WASHINGTON – Some of the top names in NASCAR (search) raced to the White House Tuesday to meet with President Bush, who is hoping the sport's 75 million fans will put him in the driver's seat in the 2004 presidential election.
Hot from a trip to Pittsburgh, where the president drew $850,000 toward his re-election campaign and avoided the issue of whether he will repeal steel tariffs (search), deemed critical to steel producers in the state, Bush focused on a new — and growing — voting bloc.
"NASCAR is one of the fastest growing sports in America today ... and it's easy to figure out why the sport is so popular — the competition is intense, the drivers and their crews are skillful, the finishes are often times dramatic," Bush said in a crisp South Lawn ceremony in which he congratulated 2003 NASCAR Winston Cup Series point champion Matt Kenseth (search).
The president also greeted 10 former winners and top drivers in a forum similar to those he holds to greet champion teams in other sports. Among the stars at the event were Dale Earnhardt Jr., Tony Stewart, Bill Elliott, Bobby Labonte and Terry Labonte.
Noting the large audience made up of his staff and lawmakers, the president, flanked by several of the colorful, high performance vehicles, joked: "I see a lot of bubbas who work in my administration have shown up. I wonder why. I've hosted champions from many sports here at the White House — [this is] the first time, however, we ever parked stock cars in the South Lawn."
Sens. John Cornyn, R-Texas, Jon Kyl, R-Ariz., and Reps. Bart Gordon, D-Tenn., Chris Chocola, R-Ind., and Mac Collins, R-Ga., also attended the event.
"Congressman Mac Collins — I knew he was a race car fan — good to see you, Mac. You are a Bubba," Bush said to laughter.
The mostly male, white working-class audience that makes up NASCAR's fan base is actively being courted as the new demographic power group that candidates hope will give them the best poll position in 2004. Dubbed "NASCAR dads," the group is this year's version of the so-called "soccer moms" that former President Bill Clinton charmed in 1992 and 1996.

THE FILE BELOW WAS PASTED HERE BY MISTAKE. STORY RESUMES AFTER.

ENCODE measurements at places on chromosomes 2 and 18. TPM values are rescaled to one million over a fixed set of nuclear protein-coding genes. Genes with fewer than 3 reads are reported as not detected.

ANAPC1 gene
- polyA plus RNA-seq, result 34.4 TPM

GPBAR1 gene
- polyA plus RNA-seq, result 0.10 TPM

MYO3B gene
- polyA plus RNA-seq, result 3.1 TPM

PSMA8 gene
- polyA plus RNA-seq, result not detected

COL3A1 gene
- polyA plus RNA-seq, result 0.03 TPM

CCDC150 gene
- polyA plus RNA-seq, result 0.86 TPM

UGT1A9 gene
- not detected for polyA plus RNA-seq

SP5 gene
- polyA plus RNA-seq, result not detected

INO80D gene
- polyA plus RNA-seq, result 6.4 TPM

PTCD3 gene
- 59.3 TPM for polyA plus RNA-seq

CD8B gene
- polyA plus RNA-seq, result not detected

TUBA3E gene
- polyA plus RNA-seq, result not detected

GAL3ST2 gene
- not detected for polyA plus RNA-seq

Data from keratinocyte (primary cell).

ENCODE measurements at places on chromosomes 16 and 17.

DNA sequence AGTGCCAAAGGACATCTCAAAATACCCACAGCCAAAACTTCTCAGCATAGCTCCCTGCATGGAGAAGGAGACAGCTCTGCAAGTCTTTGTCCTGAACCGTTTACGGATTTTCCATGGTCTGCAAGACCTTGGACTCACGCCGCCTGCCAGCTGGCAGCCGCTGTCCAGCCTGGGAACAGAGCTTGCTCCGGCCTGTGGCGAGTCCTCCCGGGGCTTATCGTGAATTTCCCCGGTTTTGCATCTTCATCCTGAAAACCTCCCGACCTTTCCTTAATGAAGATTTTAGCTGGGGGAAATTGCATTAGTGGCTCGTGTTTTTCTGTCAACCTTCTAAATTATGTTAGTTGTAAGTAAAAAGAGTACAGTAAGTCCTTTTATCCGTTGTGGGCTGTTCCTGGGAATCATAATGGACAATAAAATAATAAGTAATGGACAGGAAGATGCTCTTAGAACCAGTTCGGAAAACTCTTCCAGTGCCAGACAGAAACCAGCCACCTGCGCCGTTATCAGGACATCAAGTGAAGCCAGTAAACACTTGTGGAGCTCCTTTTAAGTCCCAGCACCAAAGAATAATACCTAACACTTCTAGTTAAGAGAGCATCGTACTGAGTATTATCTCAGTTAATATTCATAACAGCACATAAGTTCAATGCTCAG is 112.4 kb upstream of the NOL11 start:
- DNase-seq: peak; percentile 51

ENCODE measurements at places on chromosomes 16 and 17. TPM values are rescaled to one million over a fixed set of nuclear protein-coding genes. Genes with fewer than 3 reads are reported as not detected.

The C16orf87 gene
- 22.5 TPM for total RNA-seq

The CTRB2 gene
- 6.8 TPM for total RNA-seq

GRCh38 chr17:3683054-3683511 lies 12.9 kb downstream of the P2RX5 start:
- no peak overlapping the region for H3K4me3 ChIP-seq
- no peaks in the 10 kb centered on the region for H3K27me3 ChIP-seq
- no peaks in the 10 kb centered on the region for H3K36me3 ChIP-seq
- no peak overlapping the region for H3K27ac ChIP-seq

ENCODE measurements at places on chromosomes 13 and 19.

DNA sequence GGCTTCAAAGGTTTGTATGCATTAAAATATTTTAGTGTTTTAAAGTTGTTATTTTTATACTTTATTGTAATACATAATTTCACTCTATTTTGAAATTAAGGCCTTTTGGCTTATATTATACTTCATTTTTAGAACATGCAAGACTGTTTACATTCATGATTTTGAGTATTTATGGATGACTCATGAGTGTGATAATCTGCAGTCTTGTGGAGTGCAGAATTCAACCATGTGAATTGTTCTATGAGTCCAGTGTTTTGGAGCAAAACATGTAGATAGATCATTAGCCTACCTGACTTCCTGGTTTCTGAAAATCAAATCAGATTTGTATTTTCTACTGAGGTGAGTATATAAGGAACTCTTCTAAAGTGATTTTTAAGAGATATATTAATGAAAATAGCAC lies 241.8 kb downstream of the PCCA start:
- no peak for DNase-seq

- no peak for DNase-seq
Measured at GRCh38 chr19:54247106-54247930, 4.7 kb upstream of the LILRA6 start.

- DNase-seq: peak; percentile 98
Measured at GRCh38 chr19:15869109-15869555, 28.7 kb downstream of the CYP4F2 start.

A look at the map shows how important NASCAR dads are. Seven of the Southern and Western states that Bush won in 2000 — and where NASCAR has its greatest support — have gained 11 more electoral votes.
Bush advisers say they are hoping to get more than just votes from the group; they want to see NASCAR dads hit the campaign trail and actively push for a second term for the president.
Democrats, however, haven't given up trying to tap into the large number of racing fans who could be persuaded to vote Democratic. Florida Sen. Bob Graham, who dropped out of the race, even sponsored a NASCAR truck.
"If Democrats hope to be competitive in a lot of Southern states and some border and Northern states as well, they feel they've got to attract some of these NASCAR dads," said political analyst Michael Barone.
Former Vermont Gov. Howard Dean sputtered by taking the wrong approach to Southern voters, telling the Des Moines Register that he wanted to be the candidate of guys with Confederate flags on their pickup trucks.
The remark caused more controversy than support, and Dean quickly tried to rectify the matter, though he perhaps only alienated NASCAR fans more.
"I think the Confederate flag is a racist symbol. I think there are a lot of poor people who fly that flag because the Republicans have been dividing us by race since 1968 with their Southern race strategy," Dean told a young audience at a Rock the Vote debate in November.
North Carolina Sen. John Edwards, who sponsored a race car during his Senate bid, may be the only Democrat who can make a legitimate appeal.
"First, what we need to do to reach out to what you describe as NASCAR dads is focus on the various issues that affect their day to day lives," Edwards said in a forum the following night.
Political analyst Larry Sabato said, try as they might, Democrats don't have much of a shot at winning over wide percentages of NASCAR fans.
"This reminds me a lot of the Republicans' age-old attempt to appeal to African-Americans. African-Americans still give 90 percent of their vote to Democrats and I don't see that changing either," said Sabato, director of the University of Virginia's Center for Politics.
Barone added that Democrats do not expect to win the group, they just want to lose as little as possible.
"They don't want to lose this group 70 to 30. They would like to cut that edge to 60-40, or whatever the precise numbers are," Barone said.
Cutting that edge will require some work. Tuesday's event was the second annual NASCAR tribute since the president inaugurated the ceremony. NASCAR fans are also considered very brand loyal, for instance, buying laundry detergent like Tide because they like the stock car or the driver sponsored by Tide.
Bush also went one step further Tuesday, giving Kenseth the keyboard for a White House Internet forum usually reserved for administration officials.
The "Ask the White House" feature on the White House Web site previously allowed anyone with an Internet connection to question people like the White House chief of staff and Cabinet officials. On a couple of occasions, the feature has also included sports stars such as NFL Hall of Fame wide receiver Lynn Swann and former baseball star Cal Ripken.
Fox News' Wendell Goler and The Associated Press contributed to this report.